Tag Archives: Ronny Cox

Deliverance (1972) 4.43/5 (1)

 

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Rating: The Good – 78.4
Genre: Thriller
Duration: 110 mins
Director: John Boorman
Stars: Jon Voight, Burt Reynolds, Ned Beatty

Four weekend warriors attempt to kayak a great southern river in its final days before it’s diverted to a hydropower plant. However, their cockiness and petty snipes at the inbred locals are soon turned on their head when two of the men are accosted by said locals and one of them is viciously raped. Forced into acts of murder to survive, their trip becomes a personal exploration of guilt, anger, and fear. Boorman crafts a haunting and disturbing tale that in no small way parallels the arrogance of modern life with the cruel indifference of nature. But he makes no judgments as he does it and that is the true lasting strength of the film. The four men were excellently cast and each do their part. Jon Voight was the straight man, Burt Reynolds the tough guy, Ned Beatty the arrogant victim, and Ronny Cox played the more sensitive of the four. This isn’t an easy watch because it’s as much a primal scream at the times it was made in as it is a thriller. Nonetheless it works equally well as both.

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RoboCop (1987) 4.71/5 (1)

 

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Rating: The Good – 83.7
Genre: Science Fiction, Action, Satire
Duration: 102 mins
Director: Paul Verhoeven
Stars: Peter Weller, Nancy Allen, Kurtwood Smith, Ronny Cox

You have to admire directors who have a clear unmistakable and atypical style. It indicates a level of control and finesse that separate themselves from the mainstream line-towers who movie execs tend to favour. Carpenter, Cronenberg, Mann, DePalma, Kubrick are some such directors and so is Paul Verhoeven – even if his hallmarks are slightly more overt than the aforementioned. His signature trilogy comprise Starship Troopers, Total Recall, and RoboCop. Each are as much fun as you can have with a sci-fi and each have their unique strengths. Two of them have silly names but they are Verhoeven’s masterpieces. In fact, Robocop and Starship Troopers are similar in other ways as both play with the social mores of the their time through a mixture of clever story-lines and delicious television newsflashes which act as intermissions to the drama.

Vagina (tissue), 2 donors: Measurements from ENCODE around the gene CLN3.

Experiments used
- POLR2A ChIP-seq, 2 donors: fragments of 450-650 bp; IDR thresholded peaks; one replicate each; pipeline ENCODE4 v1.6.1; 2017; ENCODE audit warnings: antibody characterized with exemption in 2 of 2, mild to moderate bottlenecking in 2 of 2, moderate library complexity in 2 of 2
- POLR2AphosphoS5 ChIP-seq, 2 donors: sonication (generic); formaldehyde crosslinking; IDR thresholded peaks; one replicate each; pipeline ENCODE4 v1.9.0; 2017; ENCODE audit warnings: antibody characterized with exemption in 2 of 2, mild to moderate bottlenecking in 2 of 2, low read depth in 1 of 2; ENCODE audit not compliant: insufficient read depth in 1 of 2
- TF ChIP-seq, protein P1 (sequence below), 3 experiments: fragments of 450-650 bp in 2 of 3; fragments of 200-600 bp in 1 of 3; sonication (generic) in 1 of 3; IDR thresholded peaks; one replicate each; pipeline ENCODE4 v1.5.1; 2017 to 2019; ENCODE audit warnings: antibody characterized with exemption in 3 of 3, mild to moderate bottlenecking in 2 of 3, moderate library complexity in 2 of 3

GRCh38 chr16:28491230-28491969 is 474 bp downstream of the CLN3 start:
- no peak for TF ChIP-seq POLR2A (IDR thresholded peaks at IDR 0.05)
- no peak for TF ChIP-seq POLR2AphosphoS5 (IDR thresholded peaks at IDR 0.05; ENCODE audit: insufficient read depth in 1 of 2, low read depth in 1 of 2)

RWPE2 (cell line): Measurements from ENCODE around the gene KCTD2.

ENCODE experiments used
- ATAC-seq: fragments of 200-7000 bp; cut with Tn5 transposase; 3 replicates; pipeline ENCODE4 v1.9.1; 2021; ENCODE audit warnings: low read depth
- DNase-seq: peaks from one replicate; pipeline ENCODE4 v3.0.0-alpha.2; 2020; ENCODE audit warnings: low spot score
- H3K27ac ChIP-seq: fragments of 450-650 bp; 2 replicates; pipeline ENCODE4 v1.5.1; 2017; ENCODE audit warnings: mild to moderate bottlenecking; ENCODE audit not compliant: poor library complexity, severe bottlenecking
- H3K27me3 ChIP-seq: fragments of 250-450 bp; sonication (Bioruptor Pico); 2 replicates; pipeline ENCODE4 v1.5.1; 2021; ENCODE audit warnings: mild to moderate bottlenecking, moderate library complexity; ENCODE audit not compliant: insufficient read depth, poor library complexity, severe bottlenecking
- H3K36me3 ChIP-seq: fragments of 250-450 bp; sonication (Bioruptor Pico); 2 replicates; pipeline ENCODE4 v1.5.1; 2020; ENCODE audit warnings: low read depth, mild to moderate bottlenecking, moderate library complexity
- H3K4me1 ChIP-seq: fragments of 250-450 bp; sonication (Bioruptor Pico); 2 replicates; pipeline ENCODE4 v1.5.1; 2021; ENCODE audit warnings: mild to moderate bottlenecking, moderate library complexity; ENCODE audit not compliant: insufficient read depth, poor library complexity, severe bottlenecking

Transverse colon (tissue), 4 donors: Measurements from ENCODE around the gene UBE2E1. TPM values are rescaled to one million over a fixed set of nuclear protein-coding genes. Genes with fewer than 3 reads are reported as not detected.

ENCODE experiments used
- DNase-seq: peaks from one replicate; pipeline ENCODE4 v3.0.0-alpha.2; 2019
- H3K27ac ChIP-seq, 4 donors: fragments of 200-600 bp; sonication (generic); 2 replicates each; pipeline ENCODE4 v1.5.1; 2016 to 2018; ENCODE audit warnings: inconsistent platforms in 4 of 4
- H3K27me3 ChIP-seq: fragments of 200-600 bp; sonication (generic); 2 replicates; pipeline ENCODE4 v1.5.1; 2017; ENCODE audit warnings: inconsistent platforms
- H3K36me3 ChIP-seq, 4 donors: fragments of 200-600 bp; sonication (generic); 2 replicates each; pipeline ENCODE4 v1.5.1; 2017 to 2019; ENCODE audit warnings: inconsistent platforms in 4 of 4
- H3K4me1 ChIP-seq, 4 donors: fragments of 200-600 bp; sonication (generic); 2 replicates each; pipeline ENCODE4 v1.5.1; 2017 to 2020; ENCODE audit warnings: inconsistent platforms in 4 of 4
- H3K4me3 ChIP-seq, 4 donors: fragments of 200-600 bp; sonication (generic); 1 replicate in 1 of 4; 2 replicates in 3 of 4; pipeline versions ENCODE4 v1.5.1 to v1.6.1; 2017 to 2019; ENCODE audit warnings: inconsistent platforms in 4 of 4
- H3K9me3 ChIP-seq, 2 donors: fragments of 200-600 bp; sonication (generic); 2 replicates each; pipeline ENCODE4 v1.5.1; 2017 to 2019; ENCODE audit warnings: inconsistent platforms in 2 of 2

RoboCop is exactly what it says on the tin (no pun intended). Detroit police department of the near future gets contracted out to a nefarious company who institute a new security programme by turning a cop killed in the line of duty into a heavily armed and virtually unstoppable cyborg. Peter Weller is a revelation as the titular hero as he transforms from everyman cop to robot. Everything from his walk to the way he speaks seems authentically robotic (startlingly so in fact) and it’s hard to imagine even Schwarzenegger (originally meant for the job) matching his performance (The Terminator required a more subtle portrayal due to the fact that those cyborgs were supposed to look human). Nancy Allen does well as his gutsy partner and Ronny Cox is of course on hand to spit venom at all and sundry. However, even he is outshined in that department by Kurtwood Smith as the truly loathsome Clarence Boddicker.

Basil Poledouris’ score is suitably exhilarating and Edward Neumeier and Michael Miner’s script is daring, witty, sharp, and perfectly structured. Some of the special effects involving the ED 209 are a bit clunky but Rob Bottin’s robosuit is a joy to look at. The star of the show however is undoubtedly Verhoeven as RoboCop is a tight, meticulously crafted, and hugely satisfying satirical sci-fi. Everything from the way RoboCop is finally introduced to the switching from regular perspective to RoboCop’s perspective is done to drive the dramatic tension of the film and it all works a treat. Don’t dismiss because of the title. Watch it and even that will make sense. “I’ll buy that for a dollar.”